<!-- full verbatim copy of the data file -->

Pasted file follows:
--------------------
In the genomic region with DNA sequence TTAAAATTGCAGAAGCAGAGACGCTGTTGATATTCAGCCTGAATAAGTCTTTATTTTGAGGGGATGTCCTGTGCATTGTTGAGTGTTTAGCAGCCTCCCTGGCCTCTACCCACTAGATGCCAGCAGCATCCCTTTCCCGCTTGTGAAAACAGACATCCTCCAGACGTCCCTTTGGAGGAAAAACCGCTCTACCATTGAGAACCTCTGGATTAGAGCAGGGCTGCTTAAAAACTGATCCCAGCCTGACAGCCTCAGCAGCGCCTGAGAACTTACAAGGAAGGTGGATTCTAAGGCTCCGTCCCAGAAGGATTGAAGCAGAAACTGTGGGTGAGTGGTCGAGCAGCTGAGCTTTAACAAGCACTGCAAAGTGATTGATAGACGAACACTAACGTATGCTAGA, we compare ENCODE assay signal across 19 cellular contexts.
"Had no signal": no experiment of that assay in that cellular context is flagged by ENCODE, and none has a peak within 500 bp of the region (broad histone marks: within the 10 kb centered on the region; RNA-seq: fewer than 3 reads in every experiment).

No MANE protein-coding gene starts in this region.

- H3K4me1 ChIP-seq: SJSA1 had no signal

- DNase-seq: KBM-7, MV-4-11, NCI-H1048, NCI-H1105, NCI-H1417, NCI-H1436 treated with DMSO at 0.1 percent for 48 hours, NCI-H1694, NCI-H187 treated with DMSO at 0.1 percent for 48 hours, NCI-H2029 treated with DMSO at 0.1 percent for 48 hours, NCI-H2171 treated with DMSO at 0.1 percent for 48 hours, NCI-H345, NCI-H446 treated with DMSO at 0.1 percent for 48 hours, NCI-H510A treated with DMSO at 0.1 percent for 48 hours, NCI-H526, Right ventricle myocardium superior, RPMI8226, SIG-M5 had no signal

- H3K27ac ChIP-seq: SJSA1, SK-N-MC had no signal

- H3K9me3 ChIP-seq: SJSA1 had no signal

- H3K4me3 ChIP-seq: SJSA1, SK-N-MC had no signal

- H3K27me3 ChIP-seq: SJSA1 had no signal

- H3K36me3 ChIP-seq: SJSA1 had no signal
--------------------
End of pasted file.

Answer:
In the genomic region with DNA sequence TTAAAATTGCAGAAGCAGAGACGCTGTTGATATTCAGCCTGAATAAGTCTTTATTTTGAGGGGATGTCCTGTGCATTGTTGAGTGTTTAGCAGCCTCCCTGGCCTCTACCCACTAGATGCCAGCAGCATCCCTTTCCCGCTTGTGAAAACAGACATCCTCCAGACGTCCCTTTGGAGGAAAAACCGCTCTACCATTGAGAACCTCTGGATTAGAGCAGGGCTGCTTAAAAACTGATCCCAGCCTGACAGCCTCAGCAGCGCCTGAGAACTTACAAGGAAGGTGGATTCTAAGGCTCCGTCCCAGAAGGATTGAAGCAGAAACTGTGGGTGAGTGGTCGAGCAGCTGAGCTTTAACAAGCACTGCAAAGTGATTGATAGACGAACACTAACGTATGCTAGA, we compare ENCODE assay signal across 19 cellular contexts.
"Had no signal": no experiment of that assay in that cellular context is flagged by ENCODE, and none has a peak within 500 bp of the region (broad histone marks: within the 10 kb centered on the region; RNA-seq: fewer than 3 reads in every experiment).

No MANE protein-coding gene starts in this region.

- H3K4me1 ChIP-seq: SJSA1 had no signal

- DNase-seq: KBM-7, MV-4-11, NCI-H1048, NCI-H1105, NCI-H1417, NCI-H1436 treated with DMSO at 0.1 percent for 48 hours, NCI-H1694, NCI-H187 treated with DMSO at 0.1 percent for 48 hours, NCI-H2029 treated with DMSO at 0.1 percent for 48 hours, NCI-H2171 treated with DMSO at 0.1 percent for 48 hours, NCI-H345, NCI-H446 treated with DMSO at 0.1 percent for 48 hours, NCI-H510A treated with DMSO at 0.1 percent for 48 hours, NCI-H526, Right ventricle myocardium superior, RPMI8226, SIG-M5 had no signal

- H3K27ac ChIP-seq: SJSA1, SK-N-MC had no signal

- H3K9me3 ChIP-seq: SJSA1 had no signal

- H3K4me3 ChIP-seq: SJSA1, SK-N-MC had no signal

- H3K27me3 ChIP-seq: SJSA1 had no signal

- H3K36me3 ChIP-seq: SJSA1 had no signal